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How would a Eurozone recession affect the Pound
20 October 2014

You might think that a Eurozone recession will make the Euro cheaper, thus giving better rates for sending international payments in Euros. But, there are many issues surrounding the UK's ties with Europe and the Euro and what may happen should the single currency fall back into recession – the relationship is more complex than at first glance.

Due to the UK's close ties with Europe in terms of trade (50% of the UKs exports are bought by Europe), one might expect a Euro decline to have a negative effect on imports and therefore manufacturing and sales in the UK – this outcome would of course lead to a decline in the strength of the Pound against the Euro amongst various other major currencies.

Another thing to factor in, is the loans that the UK government and banks have provided to Europe. If one or many of the Euro-zone countries were to default on the sum owed due to a localised recession, or a large European bank collapsed, this would also leave the Pound in a very exposed and vulnerable position, with confidence in the UK of being able to surmount the problem, very limited indeed.

Geographically speaking, the UKs link with Europe is not only physical due to proximity but also has mental association – The UK, although not in the Euro-zone IS in Europe and so are very often (perhaps too often) mentioned in the same breath. If a recession were to happen in the Euro-zone, a negative knock on to the UK is, to an extent, inevitable due to confidence surrounding lack of international trade and exports, potentially leading to unemployment figures increasing which would lead to exchange rates for the Pound being negatively impacted.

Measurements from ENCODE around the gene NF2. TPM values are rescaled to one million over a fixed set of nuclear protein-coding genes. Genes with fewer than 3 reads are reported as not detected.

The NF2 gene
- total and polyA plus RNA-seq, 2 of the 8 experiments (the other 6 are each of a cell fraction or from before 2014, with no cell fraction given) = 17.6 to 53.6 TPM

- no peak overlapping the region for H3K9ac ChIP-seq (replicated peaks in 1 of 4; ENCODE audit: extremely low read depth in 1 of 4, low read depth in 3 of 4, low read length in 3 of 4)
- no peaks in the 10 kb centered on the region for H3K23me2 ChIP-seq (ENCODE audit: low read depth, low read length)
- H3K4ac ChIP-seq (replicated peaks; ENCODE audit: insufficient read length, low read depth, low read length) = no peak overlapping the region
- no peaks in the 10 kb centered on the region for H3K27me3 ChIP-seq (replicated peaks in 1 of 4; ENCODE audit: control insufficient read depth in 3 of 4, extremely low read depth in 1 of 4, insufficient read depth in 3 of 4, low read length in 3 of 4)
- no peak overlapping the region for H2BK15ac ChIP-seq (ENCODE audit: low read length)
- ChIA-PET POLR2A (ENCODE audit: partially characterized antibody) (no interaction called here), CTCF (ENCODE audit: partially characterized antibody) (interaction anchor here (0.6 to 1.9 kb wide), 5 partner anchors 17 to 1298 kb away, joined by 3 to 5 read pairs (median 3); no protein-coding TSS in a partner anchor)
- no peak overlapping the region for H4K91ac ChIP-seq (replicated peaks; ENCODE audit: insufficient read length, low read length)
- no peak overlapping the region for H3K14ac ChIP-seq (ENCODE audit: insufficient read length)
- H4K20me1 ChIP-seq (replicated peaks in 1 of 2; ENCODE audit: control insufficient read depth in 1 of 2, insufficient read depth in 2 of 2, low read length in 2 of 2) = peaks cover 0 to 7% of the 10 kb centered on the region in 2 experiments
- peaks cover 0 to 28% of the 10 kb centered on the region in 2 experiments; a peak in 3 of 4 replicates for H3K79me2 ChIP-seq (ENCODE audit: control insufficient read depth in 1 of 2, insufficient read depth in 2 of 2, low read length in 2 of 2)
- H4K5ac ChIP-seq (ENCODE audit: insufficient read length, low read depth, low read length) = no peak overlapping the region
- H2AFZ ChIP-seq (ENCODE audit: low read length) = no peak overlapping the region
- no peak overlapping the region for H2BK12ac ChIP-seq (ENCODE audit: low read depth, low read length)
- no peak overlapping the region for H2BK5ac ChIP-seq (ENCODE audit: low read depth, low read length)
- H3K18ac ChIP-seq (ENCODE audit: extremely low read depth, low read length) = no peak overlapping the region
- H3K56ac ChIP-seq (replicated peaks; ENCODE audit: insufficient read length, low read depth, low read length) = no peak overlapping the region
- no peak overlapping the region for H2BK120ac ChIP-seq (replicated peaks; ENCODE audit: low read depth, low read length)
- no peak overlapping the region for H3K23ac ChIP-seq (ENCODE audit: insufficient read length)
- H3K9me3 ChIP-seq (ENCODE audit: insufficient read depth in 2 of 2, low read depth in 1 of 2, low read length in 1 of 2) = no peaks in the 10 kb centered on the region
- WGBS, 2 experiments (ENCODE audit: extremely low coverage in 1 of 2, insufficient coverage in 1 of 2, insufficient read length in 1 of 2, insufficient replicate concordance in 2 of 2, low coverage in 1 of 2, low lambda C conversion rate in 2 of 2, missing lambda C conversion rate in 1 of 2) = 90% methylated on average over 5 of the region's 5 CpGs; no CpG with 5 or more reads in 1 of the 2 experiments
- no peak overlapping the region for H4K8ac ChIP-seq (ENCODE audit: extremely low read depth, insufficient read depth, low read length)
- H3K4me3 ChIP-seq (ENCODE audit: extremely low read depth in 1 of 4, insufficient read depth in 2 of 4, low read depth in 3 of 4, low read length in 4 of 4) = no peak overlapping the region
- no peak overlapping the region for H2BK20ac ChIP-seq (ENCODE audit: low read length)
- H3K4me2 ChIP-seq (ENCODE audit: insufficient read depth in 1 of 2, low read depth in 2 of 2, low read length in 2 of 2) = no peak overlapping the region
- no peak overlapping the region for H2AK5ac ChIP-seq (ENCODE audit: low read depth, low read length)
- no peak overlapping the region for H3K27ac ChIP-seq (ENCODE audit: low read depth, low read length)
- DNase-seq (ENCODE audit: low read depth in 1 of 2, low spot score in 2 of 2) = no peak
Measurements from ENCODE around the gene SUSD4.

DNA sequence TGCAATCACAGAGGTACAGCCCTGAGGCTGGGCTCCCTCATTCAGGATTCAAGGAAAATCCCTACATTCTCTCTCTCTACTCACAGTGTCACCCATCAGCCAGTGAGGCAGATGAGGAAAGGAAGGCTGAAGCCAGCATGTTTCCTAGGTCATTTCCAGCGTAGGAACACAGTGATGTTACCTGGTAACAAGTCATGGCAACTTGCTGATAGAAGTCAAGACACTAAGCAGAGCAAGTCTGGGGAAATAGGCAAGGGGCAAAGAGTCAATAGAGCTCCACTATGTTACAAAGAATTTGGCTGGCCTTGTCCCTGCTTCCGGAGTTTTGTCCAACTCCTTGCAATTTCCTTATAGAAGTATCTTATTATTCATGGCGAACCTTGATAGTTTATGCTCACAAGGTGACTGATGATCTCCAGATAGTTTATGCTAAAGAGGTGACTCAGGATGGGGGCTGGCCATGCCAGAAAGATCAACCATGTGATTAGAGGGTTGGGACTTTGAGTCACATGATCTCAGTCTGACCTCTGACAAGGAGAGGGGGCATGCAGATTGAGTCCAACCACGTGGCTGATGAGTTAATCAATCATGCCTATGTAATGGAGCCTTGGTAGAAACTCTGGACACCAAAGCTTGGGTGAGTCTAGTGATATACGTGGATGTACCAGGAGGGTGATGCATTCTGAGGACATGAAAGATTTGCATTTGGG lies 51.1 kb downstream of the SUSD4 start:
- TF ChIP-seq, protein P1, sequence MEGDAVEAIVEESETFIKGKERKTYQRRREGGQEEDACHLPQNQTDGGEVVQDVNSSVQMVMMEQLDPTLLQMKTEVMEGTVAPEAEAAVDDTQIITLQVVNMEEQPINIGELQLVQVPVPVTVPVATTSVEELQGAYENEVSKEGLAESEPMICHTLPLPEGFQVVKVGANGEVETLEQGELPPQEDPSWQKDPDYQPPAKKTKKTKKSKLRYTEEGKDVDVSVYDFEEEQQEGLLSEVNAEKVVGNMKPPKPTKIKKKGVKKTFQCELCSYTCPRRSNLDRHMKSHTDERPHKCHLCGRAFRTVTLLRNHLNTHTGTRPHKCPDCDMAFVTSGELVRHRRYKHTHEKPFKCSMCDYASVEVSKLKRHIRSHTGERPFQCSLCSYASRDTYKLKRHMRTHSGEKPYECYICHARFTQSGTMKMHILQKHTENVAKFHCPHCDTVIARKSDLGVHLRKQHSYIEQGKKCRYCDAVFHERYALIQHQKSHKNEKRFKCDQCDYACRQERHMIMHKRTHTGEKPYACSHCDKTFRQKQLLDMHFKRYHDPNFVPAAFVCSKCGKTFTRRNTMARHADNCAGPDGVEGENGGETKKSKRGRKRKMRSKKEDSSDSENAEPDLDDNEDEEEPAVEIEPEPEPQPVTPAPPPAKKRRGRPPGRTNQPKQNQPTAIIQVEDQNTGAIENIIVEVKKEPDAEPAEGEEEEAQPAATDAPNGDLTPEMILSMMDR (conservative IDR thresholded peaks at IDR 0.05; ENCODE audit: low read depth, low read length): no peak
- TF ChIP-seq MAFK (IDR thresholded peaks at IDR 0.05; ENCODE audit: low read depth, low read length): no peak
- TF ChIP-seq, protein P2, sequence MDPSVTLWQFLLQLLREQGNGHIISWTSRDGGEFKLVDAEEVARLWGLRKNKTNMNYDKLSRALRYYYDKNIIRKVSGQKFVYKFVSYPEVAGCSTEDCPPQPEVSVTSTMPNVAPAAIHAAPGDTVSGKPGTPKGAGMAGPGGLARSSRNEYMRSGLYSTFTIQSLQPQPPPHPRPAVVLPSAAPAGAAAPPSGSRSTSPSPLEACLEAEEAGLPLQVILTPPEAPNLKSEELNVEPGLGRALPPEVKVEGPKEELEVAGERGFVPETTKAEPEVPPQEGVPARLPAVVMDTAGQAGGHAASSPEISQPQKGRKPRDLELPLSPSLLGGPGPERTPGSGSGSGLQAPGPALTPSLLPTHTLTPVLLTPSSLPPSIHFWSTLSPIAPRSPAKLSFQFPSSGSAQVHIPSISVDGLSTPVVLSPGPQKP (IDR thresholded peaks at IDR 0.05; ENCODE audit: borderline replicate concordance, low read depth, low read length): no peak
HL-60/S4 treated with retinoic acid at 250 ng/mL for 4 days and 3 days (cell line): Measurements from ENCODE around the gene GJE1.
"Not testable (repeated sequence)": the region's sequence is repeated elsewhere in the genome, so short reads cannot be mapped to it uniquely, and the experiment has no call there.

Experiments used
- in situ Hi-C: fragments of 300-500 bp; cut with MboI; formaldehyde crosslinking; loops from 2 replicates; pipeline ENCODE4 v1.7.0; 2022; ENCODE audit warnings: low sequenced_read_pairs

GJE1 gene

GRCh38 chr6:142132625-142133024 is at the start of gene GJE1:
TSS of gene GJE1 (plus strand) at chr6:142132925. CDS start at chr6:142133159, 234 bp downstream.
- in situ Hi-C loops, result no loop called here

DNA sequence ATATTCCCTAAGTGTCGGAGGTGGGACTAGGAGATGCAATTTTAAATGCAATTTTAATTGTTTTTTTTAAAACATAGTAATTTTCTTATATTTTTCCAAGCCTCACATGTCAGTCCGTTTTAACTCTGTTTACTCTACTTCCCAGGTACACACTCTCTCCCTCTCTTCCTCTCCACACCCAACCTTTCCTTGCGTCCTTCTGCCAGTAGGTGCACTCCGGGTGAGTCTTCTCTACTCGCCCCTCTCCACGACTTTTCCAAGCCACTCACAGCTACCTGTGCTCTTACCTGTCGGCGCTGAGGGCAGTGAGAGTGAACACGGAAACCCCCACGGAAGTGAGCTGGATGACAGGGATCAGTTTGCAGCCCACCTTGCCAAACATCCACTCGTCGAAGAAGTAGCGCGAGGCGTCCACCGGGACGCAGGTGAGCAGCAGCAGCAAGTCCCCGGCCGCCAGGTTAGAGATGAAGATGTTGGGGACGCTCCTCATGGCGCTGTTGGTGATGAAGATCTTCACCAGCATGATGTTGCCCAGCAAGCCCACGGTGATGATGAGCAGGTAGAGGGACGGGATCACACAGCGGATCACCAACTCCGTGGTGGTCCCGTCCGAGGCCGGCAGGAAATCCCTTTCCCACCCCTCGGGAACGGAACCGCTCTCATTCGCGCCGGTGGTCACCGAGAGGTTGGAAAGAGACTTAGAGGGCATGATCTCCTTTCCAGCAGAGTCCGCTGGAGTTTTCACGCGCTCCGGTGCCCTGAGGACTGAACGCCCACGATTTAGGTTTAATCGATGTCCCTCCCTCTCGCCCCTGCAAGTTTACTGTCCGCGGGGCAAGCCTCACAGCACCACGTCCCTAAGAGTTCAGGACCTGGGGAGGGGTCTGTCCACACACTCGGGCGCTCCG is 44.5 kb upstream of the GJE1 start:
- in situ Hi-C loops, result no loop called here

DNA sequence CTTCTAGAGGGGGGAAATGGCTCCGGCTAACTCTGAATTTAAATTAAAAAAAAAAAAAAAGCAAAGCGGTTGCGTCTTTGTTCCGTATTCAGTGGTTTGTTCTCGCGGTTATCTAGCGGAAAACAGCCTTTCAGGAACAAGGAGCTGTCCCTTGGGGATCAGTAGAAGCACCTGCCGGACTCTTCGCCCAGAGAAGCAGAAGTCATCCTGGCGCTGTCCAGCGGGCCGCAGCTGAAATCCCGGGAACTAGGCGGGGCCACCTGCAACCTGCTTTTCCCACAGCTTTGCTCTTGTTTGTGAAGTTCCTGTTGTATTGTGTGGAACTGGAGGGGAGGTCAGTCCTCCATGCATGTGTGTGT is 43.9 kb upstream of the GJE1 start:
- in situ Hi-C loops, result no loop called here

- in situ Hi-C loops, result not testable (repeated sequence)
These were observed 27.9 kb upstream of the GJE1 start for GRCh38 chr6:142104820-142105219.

Market behaviour has shown for a long, long time that when something minor or moderately negative occurs, politically or economically in the euro-zone, the Pound is just as likely to increase in strength than decrease. Largely this is because, ultimately, the UK is seen as a separate entity to the rest of Europe and as such, has a more secure government, superior deficit reduction plan and is also a currency that is in no danger of vanishing from the face of the Earth... so far! But in the case of a Eurozone recession, if the 2012 dip is anything to go by, unfortunately the reliance of the UK on Europe as a trading partner is more important in the case of a recession, and the Pound is likely to fall as much as the Euro - so it remains unlikely that the exchange rate for buying Euros will do anything other than get worse, if the economies of Germany, France and the rest of the bloc, continue to teeter on the brink of the dreaded 'R' word.

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